Navigating the different kinds of mergers and acquisitions can be a minefield for small businesses. Here we take a look at the main varieties, and how you can avoid falling victim to a hostile takeover.
There can be several reasons for considering acquiring a new company – it might simply be profitable, it might allow a company to expand it distribution or reach over a region, or it might be mutually beneficial to run two businesses as one by cutting costs or redundant activities.
Large businesses often look to snap up innovative startups for a whole host of reasons, and when a business transfers ownership in any way it can be a hugely complex affair. A small business owner needs to make sure they understand all the transactions involved so they don’t get taken for a ride.
Let’s begin at the beginning – what is the difference between mergers and acquisitions? The clue is in the name – a merger involves two companies coming together and “merging” to form one new organisation, and an acquisition involves one company “acquiring” another and absorbing it into its portfolio.
For example, energy giant Exxon-Mobil was formed as the result of a merger back in 1998, and the two companies amalgamated their names to represent the new entity. However, when Disney acquired Lucasfilm for £2.5bn, it simply became the owner of that company’s assets and therefore the rights to produce all the new Star Wars movies and merchandise.
What kinds of acquisitions are there?
Management buy ins and management buyouts are fairly common practice. A management buyout occurs when a group of managers band together to purchase the assets of the company they work for, and become the owners rather than just employees.
There are many advantages to this kind of acquisition, for both the previous and the new owners, one of the main ones being that the company can continue to run as before – there will be a very smooth transition period as the managers running the company remain in place.
In this instance, the previous owner gets the added benefit of knowing the company is in the hands of people they can trust and the management team is able to transition into a business ownership role without the initial startup struggles.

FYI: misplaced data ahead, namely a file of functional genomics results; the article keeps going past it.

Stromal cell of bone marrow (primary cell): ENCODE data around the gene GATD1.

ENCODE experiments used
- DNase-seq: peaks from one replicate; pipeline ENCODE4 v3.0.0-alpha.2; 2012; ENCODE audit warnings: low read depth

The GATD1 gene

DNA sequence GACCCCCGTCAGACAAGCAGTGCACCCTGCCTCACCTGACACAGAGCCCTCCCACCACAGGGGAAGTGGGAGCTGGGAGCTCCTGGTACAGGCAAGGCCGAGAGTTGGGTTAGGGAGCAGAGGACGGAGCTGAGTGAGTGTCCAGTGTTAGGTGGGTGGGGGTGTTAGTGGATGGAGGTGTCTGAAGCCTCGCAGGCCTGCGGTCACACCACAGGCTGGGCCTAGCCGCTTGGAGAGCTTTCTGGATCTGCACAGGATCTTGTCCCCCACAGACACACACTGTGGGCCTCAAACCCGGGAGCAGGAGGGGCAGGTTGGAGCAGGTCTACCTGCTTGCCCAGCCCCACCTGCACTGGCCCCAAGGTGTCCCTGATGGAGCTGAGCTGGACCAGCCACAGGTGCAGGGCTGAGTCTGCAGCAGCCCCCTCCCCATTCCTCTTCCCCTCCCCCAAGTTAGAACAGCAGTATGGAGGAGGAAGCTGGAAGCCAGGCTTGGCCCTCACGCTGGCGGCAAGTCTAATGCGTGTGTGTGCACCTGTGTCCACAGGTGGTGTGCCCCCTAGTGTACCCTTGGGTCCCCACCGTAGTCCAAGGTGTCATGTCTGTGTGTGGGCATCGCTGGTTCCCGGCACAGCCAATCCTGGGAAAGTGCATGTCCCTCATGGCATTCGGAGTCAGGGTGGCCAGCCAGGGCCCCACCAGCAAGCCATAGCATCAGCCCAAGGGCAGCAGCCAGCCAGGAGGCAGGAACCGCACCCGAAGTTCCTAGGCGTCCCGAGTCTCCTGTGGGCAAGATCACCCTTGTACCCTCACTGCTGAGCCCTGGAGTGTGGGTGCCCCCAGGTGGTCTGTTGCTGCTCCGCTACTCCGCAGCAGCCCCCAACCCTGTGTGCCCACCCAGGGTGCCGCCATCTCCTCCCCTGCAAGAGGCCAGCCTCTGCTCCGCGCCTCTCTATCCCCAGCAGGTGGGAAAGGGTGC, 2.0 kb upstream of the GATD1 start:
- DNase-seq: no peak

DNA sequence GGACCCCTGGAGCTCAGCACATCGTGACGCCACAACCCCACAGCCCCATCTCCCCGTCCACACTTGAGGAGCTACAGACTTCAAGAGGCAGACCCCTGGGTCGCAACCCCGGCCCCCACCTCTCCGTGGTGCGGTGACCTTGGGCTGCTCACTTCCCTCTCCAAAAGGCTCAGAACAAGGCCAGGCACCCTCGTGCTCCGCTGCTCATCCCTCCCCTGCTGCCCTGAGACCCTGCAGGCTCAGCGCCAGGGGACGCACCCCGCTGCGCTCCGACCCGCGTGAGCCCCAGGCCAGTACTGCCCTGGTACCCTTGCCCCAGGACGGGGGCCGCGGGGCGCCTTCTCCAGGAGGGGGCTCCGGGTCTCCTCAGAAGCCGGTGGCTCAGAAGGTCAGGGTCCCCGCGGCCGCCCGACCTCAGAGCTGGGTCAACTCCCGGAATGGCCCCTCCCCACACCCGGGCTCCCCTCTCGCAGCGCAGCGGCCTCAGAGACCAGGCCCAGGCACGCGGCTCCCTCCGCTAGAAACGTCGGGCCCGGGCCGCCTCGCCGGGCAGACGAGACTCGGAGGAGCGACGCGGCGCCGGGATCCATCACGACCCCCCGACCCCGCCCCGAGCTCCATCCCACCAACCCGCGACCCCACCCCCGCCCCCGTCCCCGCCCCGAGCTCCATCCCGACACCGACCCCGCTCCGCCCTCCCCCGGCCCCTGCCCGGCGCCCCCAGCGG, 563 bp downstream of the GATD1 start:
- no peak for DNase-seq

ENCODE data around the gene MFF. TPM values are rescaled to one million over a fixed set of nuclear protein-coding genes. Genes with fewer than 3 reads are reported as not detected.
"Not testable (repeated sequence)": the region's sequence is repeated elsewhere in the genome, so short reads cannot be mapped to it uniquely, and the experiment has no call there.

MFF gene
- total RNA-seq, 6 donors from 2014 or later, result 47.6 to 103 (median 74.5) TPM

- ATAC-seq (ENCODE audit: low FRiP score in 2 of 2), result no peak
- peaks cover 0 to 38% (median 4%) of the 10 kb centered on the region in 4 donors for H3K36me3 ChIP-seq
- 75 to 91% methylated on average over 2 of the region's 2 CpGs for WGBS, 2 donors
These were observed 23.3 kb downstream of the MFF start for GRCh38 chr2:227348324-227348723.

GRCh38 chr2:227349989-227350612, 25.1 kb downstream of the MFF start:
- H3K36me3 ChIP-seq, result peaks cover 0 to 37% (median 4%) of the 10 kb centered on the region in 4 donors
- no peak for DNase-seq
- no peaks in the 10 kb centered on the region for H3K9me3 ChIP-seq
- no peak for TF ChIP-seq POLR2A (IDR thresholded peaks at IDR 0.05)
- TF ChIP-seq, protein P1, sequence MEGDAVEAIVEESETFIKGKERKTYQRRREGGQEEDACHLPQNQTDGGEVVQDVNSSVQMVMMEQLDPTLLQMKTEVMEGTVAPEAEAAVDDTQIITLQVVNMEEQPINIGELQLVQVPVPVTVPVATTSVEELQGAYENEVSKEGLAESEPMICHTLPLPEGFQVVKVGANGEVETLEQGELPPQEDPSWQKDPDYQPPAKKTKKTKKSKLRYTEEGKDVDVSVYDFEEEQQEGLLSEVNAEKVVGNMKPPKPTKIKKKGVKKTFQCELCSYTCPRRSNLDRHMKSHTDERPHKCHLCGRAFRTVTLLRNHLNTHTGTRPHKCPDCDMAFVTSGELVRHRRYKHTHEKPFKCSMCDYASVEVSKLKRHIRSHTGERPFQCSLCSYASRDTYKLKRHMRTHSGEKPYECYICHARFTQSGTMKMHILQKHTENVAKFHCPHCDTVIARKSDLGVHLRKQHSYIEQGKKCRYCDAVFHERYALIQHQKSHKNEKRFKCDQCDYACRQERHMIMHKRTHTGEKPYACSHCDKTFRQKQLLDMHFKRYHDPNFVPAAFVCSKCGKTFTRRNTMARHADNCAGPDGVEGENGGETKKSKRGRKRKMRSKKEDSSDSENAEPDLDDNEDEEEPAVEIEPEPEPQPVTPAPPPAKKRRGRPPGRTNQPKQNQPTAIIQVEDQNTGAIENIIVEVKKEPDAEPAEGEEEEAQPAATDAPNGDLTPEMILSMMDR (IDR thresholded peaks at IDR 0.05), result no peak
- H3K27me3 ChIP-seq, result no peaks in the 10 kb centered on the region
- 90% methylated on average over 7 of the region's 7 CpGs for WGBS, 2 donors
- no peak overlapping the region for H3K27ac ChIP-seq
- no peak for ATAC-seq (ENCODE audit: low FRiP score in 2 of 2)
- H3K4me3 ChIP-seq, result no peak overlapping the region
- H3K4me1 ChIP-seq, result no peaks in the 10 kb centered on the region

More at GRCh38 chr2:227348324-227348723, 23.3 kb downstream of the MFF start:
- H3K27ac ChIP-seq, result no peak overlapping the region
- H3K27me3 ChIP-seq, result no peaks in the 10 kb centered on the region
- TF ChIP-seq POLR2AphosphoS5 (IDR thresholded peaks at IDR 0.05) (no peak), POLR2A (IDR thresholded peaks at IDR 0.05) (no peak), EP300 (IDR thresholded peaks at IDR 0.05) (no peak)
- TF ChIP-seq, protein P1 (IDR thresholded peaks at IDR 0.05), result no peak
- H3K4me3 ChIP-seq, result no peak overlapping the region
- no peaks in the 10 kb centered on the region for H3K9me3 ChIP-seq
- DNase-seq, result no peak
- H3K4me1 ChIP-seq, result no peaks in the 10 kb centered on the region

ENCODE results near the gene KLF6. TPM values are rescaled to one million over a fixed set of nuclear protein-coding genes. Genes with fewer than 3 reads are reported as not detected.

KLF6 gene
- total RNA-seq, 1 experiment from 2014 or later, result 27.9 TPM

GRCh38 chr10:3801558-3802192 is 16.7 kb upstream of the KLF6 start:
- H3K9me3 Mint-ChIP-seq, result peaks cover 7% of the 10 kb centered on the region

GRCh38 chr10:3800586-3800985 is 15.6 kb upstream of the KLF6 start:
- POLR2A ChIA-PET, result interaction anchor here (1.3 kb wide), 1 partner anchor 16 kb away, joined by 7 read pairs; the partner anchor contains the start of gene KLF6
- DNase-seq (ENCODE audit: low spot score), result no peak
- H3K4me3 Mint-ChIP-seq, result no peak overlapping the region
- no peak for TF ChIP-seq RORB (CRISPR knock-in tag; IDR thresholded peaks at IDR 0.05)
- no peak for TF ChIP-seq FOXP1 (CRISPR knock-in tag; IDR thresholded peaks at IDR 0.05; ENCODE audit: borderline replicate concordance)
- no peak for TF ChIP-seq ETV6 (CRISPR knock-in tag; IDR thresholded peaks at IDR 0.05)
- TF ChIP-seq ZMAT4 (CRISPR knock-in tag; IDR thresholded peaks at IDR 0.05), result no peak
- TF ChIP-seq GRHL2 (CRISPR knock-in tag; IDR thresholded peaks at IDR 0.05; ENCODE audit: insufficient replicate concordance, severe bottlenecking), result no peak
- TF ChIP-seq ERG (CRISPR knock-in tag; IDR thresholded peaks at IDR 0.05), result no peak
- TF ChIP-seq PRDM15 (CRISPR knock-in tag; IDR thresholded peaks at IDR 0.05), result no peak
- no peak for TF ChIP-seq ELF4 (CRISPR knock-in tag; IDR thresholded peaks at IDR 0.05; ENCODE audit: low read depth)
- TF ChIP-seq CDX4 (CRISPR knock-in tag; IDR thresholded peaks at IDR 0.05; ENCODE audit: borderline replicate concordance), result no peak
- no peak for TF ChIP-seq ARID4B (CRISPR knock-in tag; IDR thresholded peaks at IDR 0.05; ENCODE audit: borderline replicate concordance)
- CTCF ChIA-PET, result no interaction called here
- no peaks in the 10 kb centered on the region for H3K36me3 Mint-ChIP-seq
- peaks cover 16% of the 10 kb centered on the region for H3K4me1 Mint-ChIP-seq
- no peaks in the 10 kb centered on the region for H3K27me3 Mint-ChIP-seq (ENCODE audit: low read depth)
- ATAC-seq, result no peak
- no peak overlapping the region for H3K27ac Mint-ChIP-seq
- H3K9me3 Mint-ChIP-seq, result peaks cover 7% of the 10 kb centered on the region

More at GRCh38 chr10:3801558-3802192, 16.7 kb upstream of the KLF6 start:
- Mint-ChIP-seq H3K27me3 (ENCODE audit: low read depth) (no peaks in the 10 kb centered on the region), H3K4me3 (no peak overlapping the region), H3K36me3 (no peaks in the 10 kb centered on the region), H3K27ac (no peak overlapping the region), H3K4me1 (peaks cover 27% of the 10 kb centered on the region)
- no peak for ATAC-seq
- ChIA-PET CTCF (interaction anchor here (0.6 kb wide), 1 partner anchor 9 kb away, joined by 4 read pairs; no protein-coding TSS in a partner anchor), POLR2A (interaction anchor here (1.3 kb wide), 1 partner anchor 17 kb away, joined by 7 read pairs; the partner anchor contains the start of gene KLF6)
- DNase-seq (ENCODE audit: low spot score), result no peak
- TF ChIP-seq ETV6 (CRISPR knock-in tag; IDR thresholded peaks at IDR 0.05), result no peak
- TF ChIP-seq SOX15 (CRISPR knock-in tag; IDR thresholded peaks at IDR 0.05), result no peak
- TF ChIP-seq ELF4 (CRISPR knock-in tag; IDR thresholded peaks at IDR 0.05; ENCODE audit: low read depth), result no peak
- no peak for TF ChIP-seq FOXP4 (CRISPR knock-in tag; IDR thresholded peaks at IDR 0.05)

There can be drawbacks to management buyouts of course – agreeing a price that is considered fair by all parties, financing the purchase and the step up from management to ownership can represent hurdles for some.
Similarly, a group could instigate a management buy in – this works as before, except this time the group of managers making the purchase are from an external company. The obvious disadvantage here is that there will be some level of disruption as the new owners will have little to no experience of the running of the company. However, this sort of deal typically takes place when the purchasers believe the company is undervalued and that they can unlock additional value from it.
What are friendly and hostile takeovers?
A takeover in the UK always involves the acquisition of a public company, meaning that its shares are traded on the stock exchange.
In an ideal world, a bidder would make its intentions to purchase the business known to the board of directors, who would weigh up whether or not it was a good deal and in the shareholders’ best interests. The board would recommend the deal to the shareholders, who would then sell their shares.
If the board declines the offer and the bidder pursues the takeover regardless, you have a hostile takeover. Alternatively, a business pursuing a hostile takeover can simply purchase enough stock on the open market, or bend the ear of shareholders until it owns enough shares to hold sway over the company.
The downside of a hostile takeover for the acquiring business is that it will be privy to less financial information. Unbeknownst to them the bidders could be taking on hidden risks. A friendly takeover would be much more accommodating.
How to avoid a hostile takeover
It is rare for a small business to fall victim to a hostile takeover, but better safe than sorry. A simple way for a business owner to ensure against a hostile takeover is to maintain a majority share – in other words, retain 51 per cent of shares. The second you sell past this point, you are opening yourself up to risk.
There are also some pre-emptive measures a business can put in place. For example, you could set up an employee stock ownership plan, where your employees become part-owners of the company. This should help prevent a hostile takeover as, hopefully, the employees would be more sympathetic to the current management than the potential acquirer.
In the event that the business has been targeted for a hostile takeover, there are some strategies such as the poison pill and white knight that can be employed – these include allowing existing shareholders to purchase extra shares to dilute the acquirer’s and make the venture costlier, or seeking an alternative acquirer that the board approves of.
If a hostile takeover cannot be prevented, the Takeover Panel exists as a sort of watchdog to ensure that best practice is employed throughout all UK mergers and acquisitions.
Nothing is guaranteed, but a small business stands a better chance at protecting itself if the owners are fully clued up about the types of mergers and acquisitions it may be subject to. Even if you are growing a business with the intention of selling it later down the line – do your research so that it happens on your own terms.
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